Connecticut’s sixth coronavirus case is in Westport, hospitals see to expand testing, financial effects spread
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Connecticut’s sixth coronavirus case is in Westport, hospitals see to expand testing, financial effects spread

Hartford mayor Luke Bronin was prepared to announce the city’s first confirmed coronavirus case Friday night, bringing Connecticut’s total option of certain tests to 12.

Bronin’s announcement was state for several hours after state officials announced six novel cases, as hospitals labored to expand testing, businesses braced for losses and residents scrambled to prepare for the anticipated worsening of the COVID-19 disaster.

The novel cases announced Friday came on the heels of three announced Thursday. Of Connecticut’s 12 confirmed cases, three now involve residents of Bethlehem, the place state epidemiologist Matthew Cartter said there appears to be transmission within a family. Eight of the totally different nine cases involve residents of Fairfield County.

Some of the novel cases involves a Greenwich resident in his 20s who was diagnosed in Utah, officials said. That descriptions matches that of Utah Jazz All-Star guard Donovan Mitchell, who tested certain earlier this week.

Griffin Health in Derby announced Friday night that one in all its doctors had tested certain for the virus, but it absolutely is now not clear whether he is one in all the previously announced cases or an additional one.

Unusual CT cases of COVID-19:

– Woman in 30s from Bethlehem
– Man in 60s from Bethlehem
– Woman in 40s from Westport
– Man in 50s from Darien
– Man in 40s from Greenwich
– Man in 20s from Greenwich (at verbalize in Utah)

— Alex Putterman (@AlexPutterman) March 13, 2020

As of Friday afternoon, state and private labs had carried out 136 total tests, with 125 coming back negative.

A Rhode Island miniature one who has tested certain had attended a daycare in Mystic, Cartter said. The daycare has now closed, and anyone who had contact with the infected miniature one has been asked to stay residence for 14 days.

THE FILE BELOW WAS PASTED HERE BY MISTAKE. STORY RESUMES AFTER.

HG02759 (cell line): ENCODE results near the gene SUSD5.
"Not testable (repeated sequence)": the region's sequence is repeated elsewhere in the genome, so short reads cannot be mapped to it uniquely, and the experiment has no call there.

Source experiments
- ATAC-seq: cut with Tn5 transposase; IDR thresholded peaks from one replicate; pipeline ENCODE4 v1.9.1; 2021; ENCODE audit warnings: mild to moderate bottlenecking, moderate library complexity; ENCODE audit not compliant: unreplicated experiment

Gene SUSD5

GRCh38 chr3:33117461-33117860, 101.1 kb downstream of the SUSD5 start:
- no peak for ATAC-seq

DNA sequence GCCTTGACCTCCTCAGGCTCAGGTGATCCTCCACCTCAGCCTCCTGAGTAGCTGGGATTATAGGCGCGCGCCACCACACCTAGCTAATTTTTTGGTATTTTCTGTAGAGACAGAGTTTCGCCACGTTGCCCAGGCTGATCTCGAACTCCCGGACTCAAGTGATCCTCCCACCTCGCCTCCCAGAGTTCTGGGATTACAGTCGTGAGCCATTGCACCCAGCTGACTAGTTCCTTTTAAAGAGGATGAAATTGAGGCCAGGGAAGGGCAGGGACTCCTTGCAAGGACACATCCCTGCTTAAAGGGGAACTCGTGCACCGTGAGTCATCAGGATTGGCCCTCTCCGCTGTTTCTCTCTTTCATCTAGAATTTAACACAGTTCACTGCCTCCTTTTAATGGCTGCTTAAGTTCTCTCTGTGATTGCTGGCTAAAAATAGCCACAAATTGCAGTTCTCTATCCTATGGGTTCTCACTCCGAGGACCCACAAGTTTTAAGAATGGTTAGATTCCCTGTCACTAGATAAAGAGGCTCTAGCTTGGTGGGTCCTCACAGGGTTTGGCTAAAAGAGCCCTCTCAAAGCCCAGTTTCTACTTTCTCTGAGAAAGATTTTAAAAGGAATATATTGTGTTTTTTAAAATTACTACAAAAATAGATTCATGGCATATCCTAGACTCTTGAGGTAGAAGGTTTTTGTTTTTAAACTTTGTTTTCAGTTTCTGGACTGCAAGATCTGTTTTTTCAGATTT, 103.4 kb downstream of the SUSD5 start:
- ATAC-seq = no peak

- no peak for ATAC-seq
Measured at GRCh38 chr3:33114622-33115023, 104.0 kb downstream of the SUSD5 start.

After predicting Thursday that 10 to 20% of Connecticut residents may very neatly be infected with COVID-19 “in the following month or two,” Cartter spoke Friday about the uncertainty surrounding the disease. He said flu pandemics are the lone reference point.

“There’s by no means been a coronavirus pandemic sooner than, so we don’t know for distinct,” he said. “[During] influenza pandemics usually the majority of cases happen in a 6-8 week length, and there are three waves.”

Cartter said after this present wave, the coronavirus may return in the fall and even next spring.

Gov. Ned Lamont declared a state of emergency Tuesday and later issued an govt explain banning gatherings of more than 250 folks.

On Friday evening, he amended his standing govt explain to prohibit any visitation at Connecticut nursing properties and lengthy-time frame care facilities for the following 30 days, successfully immediately.

The greatest exceptions include emergency personnel, personnel authorized by law to oversee care, facility maintenance workers.

Family contributors, home partners and others may simplest be accepted to talk over with when health professionals determine a patient is at the “finish stage of life with death being imminent,” according to the explain.

In totally different developments Friday:

  • Faculty districts across the state continued to announce closures.
  • State officials have suspended eviction and foreclosures hearings and utility shut-offs.
  • Bristol Hospital and Waterbury Hospital unveiled out of doors facilities for drive-up testing, joining Greenwich Hospital. Yale-Unusual Haven Hospital began testing in its laboratory.
  • HUSKY, the state’s Medicaid program, will begin to camouflage telemedicine providers, officials said.
  • Unusual Haven Mayor Justin Elicker ordered establishments in his city including restaurants, bars, movie theaters and nightclubs to decrease their maximum occupancies by half, beginning Sunday.
  • The Department of Labor encouraged these out of labor due to the coronavirus outbreak to apply for unemployment advantages and waived the requirement that they actively see work.
  • State officials granted extensions on payments of financial model loans for 90 days.
  • President Donald Trump declared a national emergency.
  • The Archdiocese of Hartford suspended Catholics’ obligation to attend Sunday Mass and encouraged these that continue to race to take additional precautions.

Govt and health officials scrutinize expanded testing as critical in efforts to get in front of the spread of the virus.

Bristol hospital hurried Friday to get its out of doors facility ready as part of the state’s push to total more tests.